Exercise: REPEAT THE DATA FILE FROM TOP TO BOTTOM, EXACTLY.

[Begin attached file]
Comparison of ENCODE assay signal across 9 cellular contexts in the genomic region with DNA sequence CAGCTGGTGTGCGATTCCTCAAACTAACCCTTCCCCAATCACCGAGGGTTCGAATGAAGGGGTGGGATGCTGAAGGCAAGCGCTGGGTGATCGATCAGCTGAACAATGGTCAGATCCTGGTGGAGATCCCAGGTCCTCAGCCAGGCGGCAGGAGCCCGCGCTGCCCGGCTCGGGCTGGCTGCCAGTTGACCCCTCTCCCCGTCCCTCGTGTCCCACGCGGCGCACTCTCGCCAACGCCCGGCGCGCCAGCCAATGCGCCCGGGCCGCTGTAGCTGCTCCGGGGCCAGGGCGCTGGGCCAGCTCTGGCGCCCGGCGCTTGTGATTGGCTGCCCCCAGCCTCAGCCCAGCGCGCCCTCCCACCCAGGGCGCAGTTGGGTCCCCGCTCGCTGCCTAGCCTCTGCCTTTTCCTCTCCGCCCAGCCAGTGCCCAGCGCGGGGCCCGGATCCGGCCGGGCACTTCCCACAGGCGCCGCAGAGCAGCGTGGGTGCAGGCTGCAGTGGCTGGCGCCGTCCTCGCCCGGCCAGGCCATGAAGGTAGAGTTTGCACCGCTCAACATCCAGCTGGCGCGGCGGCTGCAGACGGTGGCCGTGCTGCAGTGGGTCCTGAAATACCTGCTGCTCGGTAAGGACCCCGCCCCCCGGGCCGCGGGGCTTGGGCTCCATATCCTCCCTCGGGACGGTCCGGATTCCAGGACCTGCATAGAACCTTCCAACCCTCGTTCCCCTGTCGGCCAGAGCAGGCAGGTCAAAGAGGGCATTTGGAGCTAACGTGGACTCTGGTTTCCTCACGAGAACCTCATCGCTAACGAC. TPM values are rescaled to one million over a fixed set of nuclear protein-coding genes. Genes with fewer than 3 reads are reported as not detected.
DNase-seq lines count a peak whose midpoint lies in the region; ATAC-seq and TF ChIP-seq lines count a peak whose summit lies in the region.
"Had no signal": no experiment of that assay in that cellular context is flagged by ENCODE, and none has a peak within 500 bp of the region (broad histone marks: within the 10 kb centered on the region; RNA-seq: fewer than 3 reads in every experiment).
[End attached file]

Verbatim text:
Comparison of ENCODE assay signal across 9 cellular contexts in the genomic region with DNA sequence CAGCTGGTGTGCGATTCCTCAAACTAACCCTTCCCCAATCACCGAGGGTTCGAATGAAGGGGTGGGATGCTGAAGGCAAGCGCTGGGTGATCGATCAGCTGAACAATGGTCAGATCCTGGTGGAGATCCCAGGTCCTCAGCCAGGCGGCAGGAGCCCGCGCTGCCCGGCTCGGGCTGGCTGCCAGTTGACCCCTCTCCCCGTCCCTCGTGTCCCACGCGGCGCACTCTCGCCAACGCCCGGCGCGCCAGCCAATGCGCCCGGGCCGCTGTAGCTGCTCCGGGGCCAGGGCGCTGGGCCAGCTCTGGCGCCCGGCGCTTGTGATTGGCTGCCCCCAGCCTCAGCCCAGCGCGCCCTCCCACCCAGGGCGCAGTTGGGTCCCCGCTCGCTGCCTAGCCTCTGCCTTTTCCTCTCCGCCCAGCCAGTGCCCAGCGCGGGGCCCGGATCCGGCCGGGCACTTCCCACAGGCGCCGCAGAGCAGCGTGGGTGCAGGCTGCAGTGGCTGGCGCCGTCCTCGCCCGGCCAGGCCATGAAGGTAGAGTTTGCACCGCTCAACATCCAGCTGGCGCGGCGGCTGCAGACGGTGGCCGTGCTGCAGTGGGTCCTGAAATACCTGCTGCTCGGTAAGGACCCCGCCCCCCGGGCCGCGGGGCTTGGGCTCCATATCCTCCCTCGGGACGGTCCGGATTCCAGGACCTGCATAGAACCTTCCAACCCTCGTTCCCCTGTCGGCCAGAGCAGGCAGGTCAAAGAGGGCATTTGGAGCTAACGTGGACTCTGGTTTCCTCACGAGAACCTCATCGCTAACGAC. TPM values are rescaled to one million over a fixed set of nuclear protein-coding genes. Genes with fewer than 3 reads are reported as not detected.
DNase-seq lines count a peak whose midpoint lies in the region; ATAC-seq and TF ChIP-seq lines count a peak whose summit lies in the region.
"Had no signal": no experiment of that assay in that cellular context is flagged by ENCODE, and none has a peak within 500 bp of the region (broad histone marks: within the 10 kb centered on the region; RNA-seq: fewer than 3 reads in every experiment).